At some point in the past, our own big idea sucked

It had been a little over a week since we pitched him on buying into the company. We showed him everything: our work, our books, our client list. That’s when I got the email from him wherein he didn’t merely say “no,” he said, “maybe your big idea sucks.”

I didn’t realize it immediately — I was too defensive to notice — but he helped me learn something important. It turns out, it’s always true. Not only might your big idea suck, but no one wants it rammed down their throat. I’m not being cynical or nihilistic. It’s just human nature.

I used to believe that when someone disagreed, it was because they had a different vision. I felt I could generally discern just what ideological prescription my detractor held by the nature of their criticism. But after I was told, “maybe your big idea sucks,” I finally understood that no one is certain, and most people are deeply uncertain. We aren’t moved by our nature to criticize because we already have profound domain knowledge and an alternative vision to what we’re attacking.

We criticize because, at some point in the past, our own big idea sucked.

Every one of us has had to learn something the hard way; generally, we all learn a lot of stuff that way. Most new ideas are criticized out of the gate because the critics learned something the hard way and their hard-earned knowledge will have its day! Even more frightful is the fact that this new idea doesn’t belong to me! My hard-earned knowledge didn’t even play a role in this new idea! It’s almost a law of nature. Every time a new idea is introduced to a group blindly, there will be members for whom the ineluctable desire to attack cannot be abated.

A wise person I know, Jeff Coburn, once told me he believes creative people have the potential to traverse three stages in their careers. He said he believed most don’t make it all the way to the third stage. He called those stages, “Fight and Lose,” “Fight and Win,” and “Win Without Fighting.”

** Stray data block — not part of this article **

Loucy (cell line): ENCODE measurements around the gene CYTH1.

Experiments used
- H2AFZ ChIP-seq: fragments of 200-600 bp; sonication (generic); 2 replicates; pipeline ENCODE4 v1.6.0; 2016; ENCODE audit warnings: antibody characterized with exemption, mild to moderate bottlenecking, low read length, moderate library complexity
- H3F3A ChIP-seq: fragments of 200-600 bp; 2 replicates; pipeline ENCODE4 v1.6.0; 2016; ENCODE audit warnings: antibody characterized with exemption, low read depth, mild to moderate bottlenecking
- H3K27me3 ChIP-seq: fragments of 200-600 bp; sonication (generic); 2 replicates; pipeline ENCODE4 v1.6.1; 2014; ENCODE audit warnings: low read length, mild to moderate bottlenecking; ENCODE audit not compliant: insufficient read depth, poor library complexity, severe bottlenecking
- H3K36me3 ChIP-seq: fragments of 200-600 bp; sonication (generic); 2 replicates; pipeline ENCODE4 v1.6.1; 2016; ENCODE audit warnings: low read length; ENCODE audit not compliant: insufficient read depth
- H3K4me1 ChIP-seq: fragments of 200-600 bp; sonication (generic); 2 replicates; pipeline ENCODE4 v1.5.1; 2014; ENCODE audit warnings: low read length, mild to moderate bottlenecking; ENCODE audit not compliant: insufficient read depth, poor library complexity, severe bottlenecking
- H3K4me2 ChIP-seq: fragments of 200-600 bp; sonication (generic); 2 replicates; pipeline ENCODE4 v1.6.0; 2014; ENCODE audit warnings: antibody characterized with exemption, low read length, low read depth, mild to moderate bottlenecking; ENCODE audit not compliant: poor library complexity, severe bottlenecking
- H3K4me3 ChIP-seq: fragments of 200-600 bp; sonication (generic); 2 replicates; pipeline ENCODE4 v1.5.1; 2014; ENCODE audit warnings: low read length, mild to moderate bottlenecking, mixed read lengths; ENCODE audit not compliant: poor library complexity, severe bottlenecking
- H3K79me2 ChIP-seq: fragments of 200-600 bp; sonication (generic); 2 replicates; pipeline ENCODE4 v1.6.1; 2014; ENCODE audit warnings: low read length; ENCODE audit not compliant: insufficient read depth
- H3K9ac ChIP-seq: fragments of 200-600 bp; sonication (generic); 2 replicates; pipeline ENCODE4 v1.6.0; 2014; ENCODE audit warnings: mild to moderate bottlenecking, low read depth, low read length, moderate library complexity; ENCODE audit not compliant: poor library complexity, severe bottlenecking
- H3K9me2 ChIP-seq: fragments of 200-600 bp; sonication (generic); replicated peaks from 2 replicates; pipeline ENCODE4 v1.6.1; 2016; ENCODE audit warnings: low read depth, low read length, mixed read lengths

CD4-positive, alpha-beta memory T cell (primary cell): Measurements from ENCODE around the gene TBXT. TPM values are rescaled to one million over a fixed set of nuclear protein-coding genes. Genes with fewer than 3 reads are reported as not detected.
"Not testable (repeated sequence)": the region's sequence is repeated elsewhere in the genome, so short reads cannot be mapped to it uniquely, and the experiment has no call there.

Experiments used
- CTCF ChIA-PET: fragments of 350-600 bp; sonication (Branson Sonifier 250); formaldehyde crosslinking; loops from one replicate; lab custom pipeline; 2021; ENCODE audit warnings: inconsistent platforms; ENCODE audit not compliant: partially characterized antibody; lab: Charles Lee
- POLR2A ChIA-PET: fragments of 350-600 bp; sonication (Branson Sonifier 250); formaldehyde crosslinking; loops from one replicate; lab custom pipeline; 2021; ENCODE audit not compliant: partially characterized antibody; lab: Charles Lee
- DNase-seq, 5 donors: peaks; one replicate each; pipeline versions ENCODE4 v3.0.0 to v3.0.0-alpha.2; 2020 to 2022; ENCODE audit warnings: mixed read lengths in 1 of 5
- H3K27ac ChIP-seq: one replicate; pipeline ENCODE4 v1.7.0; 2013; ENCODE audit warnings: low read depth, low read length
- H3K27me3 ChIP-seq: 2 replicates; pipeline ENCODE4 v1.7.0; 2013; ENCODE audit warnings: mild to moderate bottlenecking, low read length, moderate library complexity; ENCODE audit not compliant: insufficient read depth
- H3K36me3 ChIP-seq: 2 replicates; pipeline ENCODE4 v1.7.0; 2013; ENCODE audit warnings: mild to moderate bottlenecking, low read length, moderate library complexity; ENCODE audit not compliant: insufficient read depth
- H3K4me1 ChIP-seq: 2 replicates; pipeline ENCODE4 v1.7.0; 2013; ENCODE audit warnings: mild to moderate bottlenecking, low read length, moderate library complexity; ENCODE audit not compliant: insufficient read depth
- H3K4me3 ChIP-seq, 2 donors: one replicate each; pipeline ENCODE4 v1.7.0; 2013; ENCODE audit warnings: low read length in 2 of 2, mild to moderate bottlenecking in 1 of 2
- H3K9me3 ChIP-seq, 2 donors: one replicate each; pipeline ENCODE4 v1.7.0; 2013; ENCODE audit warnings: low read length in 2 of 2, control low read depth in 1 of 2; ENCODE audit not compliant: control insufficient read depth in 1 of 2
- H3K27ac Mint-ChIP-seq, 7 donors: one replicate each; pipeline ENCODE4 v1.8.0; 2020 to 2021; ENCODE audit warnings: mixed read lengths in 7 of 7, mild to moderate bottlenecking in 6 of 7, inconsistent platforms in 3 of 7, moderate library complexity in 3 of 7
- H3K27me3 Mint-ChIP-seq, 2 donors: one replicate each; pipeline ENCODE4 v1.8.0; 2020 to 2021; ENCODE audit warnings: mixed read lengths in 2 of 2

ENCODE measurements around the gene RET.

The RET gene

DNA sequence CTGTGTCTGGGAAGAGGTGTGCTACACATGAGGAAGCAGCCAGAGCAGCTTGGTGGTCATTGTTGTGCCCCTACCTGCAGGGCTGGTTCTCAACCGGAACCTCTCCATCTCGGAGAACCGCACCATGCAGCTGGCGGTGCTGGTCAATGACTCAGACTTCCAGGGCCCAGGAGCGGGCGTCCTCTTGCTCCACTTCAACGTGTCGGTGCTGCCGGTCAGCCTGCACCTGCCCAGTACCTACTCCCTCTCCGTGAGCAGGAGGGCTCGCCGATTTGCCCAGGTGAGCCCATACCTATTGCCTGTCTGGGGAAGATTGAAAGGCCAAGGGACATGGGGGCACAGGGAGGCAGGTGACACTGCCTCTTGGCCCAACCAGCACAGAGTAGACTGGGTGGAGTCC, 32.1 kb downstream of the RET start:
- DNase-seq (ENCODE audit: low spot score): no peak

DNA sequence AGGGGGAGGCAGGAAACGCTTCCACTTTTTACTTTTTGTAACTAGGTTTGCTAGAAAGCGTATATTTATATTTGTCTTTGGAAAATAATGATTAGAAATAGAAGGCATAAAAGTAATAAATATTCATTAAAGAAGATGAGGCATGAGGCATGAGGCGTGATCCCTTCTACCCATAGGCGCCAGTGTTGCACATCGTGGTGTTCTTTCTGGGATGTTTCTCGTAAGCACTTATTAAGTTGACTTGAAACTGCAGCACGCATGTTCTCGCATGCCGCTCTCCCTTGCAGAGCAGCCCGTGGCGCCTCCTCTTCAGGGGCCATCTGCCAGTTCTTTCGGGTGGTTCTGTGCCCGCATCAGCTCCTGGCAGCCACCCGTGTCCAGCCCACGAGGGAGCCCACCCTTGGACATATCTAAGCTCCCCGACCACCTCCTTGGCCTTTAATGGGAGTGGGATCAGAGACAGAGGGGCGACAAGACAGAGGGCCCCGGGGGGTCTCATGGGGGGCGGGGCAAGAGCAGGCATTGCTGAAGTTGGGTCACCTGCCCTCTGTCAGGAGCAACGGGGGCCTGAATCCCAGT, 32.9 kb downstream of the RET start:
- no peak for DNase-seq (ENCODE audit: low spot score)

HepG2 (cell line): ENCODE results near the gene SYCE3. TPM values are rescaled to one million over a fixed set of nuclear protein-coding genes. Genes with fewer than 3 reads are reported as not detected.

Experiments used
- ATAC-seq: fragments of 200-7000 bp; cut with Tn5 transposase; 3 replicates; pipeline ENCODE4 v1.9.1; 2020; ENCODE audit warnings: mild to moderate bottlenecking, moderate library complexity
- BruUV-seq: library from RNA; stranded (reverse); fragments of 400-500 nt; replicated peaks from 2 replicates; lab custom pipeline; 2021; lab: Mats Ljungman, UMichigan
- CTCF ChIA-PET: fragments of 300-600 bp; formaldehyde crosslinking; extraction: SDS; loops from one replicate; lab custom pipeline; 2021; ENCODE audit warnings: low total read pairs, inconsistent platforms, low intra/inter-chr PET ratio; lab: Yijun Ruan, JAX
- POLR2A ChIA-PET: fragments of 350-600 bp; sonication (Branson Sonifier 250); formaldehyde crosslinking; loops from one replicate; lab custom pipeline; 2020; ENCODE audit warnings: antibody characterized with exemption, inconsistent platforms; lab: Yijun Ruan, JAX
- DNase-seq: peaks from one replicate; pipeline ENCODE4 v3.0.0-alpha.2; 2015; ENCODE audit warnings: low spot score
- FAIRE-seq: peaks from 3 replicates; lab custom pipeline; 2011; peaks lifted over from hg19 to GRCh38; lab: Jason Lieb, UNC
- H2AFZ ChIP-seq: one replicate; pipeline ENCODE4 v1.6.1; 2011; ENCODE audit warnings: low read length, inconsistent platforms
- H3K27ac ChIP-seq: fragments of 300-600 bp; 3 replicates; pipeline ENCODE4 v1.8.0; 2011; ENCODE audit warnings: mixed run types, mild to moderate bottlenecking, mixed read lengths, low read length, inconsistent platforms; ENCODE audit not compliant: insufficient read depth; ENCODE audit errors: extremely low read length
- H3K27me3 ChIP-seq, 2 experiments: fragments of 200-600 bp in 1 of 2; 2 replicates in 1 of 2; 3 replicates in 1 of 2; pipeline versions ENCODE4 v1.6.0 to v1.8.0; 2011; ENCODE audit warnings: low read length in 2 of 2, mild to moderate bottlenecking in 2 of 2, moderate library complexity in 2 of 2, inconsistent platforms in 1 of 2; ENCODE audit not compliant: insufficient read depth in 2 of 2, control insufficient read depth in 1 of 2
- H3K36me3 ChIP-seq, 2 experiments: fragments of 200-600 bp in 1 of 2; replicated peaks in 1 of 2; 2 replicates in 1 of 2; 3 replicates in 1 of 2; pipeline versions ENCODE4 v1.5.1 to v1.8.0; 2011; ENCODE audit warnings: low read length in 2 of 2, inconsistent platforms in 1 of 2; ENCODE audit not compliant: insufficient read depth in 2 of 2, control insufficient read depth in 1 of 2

“Fight and Lose” is easy enough to understand. You’ve got a vision. You push that vision. No one cares. This is common for young creative and visionary people. Everyone that has ever had an idea has been there.

“Fight and Win” is also easy to understand. You’ve got a vision. You push that vision. You’ve been involved in some winning projects before. People are intimidated by your success, confidence and vision. They get out of the way. It’s easy to assume this is a win. It’s not. The trouble with “Fight and Win” is that while people get out of your way, they feel disenfranchised. They will lie in wait. The first mistake you make will be the vector for those you’ve disenfranchised to bring you down. It doesn’t matter how good your vision might have been, because you essentially ignored the hard-earned knowledge of the people you’re claiming to help.

“Win Without Fighting” is not as easy to understand. You’ve got a vision. You immerse yourself in the culture into which you want to present that vision. You observe. You ask questions. I’m only able to articulate those components because my friend, Dave Gray, is writing a book about agility and explained to me that those are the first four of ten principles of agility: purpose, immersion, observation, interrogation. This approach brings those in the culture into which you want to present a vision into the process of creating that vision. Now people aren’t predisposed to attack, because their hard-earned knowledge has been enfranchised. Your vision may be significantly altered by this influence as well.

And yet, we still fight. We didn’t enfranchise our potential investor that day. We fired our ideas at him as if from a canon. He thought they sucked.

Everywhere, people with ideas continue to fight. From highly talented creative individuals to large professional services firms, ideas are introduced like a taekwondo board break, or punch to the gut. They tell us, “We know what’s wrong with your situation. We have the big idea that will solve it. Aren’t you all impressed?” Only then are we, the recipients of the idea, asked what we think.

I can tell you what we think. We think your big idea sucks.